Anyways, my apologies, Snagrio, I really got off-topic. I just brought up about the acei and plants because you mentioned you really liked the acei. I'll be interested to see where you go with your choices with this tank, Snagrio.

WYite
 
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fishorama

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Back to clown loaches & plants...I kept 6 5-7 inchers in a 4ft tank with plants. I fed them romaine & zucchini 2-3 times a week...but if I didn't, they made U shaped holes in swords or crypts leaves. They didn't eat them, but let me know they wanted the "good veggies" ASAP. Before they learned that cute trick, I had put a bit of wafer or pellet into a slit in the squash a few times to get them the idea that it was food. The CLs never bothered the rotala indicus or java ferns, but they were spoiled for better food choices.

I had to rehome them before I moved last time (sniff). The ~11 year old little clown pleco too. They never bothered him but I had lots of rocks & wood. I only saw him in the middle of the night, we were insomniac friends, lol.
 

NoahLikesFish

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I’d return the mbuna keep severum and get festivums and/or rare angelfish then a nice school of corydoryas and big hearty tetras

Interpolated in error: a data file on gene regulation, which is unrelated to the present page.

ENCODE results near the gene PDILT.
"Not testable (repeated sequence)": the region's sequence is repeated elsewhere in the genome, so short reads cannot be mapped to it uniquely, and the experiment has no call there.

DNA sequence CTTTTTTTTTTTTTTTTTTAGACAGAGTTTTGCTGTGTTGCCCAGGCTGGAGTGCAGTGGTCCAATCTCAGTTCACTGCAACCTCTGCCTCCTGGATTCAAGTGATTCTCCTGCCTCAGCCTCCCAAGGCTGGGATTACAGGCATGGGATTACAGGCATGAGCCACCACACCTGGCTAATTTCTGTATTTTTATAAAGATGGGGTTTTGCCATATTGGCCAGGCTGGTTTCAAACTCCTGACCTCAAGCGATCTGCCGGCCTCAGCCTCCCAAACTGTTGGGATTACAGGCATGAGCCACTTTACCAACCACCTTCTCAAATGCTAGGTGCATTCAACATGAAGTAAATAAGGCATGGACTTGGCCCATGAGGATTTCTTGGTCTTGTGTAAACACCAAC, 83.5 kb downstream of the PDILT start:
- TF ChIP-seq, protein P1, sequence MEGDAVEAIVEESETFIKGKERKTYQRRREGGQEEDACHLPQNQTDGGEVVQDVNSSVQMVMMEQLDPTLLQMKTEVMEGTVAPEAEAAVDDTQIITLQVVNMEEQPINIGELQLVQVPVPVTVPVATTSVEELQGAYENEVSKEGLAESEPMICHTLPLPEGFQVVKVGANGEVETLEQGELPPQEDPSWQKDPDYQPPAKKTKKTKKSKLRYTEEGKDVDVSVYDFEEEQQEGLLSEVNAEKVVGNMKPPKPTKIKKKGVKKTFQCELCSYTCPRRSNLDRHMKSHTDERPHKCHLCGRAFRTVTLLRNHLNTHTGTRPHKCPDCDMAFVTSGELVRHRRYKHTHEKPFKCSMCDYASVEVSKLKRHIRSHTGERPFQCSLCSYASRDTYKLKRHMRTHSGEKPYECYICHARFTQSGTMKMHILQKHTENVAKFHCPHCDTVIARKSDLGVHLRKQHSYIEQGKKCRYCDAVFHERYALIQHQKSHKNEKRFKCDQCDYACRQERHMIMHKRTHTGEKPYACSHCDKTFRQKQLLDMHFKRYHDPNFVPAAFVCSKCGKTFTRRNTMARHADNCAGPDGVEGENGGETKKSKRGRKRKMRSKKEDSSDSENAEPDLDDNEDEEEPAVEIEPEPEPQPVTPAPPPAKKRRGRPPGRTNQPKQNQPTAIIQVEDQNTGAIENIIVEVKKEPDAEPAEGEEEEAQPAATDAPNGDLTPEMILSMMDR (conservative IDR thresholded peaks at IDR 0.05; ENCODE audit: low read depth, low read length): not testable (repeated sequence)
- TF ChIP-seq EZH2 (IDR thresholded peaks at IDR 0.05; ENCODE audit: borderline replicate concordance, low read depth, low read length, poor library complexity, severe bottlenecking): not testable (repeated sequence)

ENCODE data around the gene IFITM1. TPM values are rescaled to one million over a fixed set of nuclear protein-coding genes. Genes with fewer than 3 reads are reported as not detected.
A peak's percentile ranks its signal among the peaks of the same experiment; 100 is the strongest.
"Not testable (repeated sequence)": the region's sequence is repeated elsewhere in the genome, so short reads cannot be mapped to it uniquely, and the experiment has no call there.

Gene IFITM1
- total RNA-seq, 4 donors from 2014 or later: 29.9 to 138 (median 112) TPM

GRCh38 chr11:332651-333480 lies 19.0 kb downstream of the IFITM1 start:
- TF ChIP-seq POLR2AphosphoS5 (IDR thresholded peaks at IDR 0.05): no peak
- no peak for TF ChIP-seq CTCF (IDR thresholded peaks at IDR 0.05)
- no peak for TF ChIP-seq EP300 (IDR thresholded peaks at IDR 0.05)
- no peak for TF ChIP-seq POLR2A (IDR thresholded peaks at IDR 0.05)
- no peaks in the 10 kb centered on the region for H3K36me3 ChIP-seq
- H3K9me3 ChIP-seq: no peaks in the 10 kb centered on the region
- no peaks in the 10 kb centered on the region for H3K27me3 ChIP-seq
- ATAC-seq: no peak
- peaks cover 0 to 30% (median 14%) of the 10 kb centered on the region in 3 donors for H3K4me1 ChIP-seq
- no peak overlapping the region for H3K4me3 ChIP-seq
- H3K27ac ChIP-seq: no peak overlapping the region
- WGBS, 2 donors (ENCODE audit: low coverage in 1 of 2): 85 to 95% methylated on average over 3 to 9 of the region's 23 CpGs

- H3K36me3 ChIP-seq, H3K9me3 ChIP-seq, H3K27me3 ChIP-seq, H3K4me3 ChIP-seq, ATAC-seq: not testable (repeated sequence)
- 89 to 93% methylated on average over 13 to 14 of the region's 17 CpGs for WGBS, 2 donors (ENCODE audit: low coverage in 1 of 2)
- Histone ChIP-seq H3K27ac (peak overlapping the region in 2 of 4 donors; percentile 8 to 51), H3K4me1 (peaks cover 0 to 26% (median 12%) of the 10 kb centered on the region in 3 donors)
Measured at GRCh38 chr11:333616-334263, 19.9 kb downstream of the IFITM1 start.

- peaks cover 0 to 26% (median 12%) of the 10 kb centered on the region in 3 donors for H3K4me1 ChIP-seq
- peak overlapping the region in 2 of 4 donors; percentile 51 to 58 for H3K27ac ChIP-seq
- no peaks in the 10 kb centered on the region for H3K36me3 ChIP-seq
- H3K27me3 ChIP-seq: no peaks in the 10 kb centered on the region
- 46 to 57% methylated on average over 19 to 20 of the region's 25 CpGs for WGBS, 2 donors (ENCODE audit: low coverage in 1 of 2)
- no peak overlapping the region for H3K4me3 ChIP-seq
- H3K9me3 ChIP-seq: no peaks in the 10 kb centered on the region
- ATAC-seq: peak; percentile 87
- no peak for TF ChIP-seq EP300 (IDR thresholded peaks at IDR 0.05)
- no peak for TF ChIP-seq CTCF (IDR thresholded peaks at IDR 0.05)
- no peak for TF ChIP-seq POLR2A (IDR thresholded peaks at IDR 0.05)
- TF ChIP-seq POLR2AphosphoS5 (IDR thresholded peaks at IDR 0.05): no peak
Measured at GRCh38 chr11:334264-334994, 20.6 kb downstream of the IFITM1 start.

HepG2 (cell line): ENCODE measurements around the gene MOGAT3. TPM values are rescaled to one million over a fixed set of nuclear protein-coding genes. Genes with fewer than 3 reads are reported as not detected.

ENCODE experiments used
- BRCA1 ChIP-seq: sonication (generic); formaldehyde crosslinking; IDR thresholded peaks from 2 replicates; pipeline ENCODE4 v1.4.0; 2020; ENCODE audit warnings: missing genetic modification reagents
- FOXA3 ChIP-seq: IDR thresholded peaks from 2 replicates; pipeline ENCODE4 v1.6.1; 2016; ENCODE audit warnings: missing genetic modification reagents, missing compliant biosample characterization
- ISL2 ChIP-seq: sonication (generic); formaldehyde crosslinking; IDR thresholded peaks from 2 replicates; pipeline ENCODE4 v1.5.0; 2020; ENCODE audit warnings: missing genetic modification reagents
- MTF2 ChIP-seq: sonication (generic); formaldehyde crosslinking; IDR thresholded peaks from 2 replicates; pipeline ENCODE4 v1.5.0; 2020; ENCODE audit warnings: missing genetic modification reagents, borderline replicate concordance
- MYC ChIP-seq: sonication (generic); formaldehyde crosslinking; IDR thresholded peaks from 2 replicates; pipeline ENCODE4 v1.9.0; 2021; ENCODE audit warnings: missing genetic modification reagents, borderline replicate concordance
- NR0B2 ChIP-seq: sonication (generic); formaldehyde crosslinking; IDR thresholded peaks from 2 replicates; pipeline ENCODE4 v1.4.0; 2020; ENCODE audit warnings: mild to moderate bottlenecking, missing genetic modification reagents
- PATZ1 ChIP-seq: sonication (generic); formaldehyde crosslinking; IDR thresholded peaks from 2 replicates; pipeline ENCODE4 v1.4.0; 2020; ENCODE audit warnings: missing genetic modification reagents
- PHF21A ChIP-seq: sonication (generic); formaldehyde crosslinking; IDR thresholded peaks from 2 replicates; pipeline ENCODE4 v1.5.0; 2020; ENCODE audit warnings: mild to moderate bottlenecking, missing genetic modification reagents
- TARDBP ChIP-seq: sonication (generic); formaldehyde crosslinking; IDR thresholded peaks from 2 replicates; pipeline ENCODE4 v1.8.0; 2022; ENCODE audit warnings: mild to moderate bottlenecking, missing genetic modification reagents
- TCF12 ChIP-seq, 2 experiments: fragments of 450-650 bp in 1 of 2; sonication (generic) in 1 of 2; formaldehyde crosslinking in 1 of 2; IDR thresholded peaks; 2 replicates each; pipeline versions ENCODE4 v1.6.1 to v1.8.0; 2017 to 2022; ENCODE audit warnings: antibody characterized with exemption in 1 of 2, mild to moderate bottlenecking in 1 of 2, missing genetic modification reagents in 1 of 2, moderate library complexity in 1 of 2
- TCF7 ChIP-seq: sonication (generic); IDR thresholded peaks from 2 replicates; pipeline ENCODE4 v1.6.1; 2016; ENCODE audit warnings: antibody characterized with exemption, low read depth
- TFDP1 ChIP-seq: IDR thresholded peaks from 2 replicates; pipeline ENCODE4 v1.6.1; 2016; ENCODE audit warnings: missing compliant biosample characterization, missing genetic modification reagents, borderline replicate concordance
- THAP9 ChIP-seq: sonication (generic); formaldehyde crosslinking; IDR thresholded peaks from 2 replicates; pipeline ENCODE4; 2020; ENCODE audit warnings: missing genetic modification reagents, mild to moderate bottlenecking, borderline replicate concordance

Snagrio

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At this point I've resolved to homing all the cichlids, and as a last resort I'll take them over to Aquarium Adventure but if possible I'd like to see if I can sell them through Craigslist or the like to get a return on investment before I begin redoing the 125 gallon, but I'd like opinions as to what their value would be as a group (as a reminder, 2 red devils, 2 green terrors, 2 blood parrots, 2 yellow tail aceis and 1 severum, all sub-adult/adults except for one acei).

Also have come to the decision that the clown loaches aren't going to work out either. Not only will they still get too large but they'll likely disrupt any attempts I make at trying live plantings even with "substrateless" species. So the same question as above as to how much they'd go for (they're all adults to sub adults, ranging from 4" to over 6").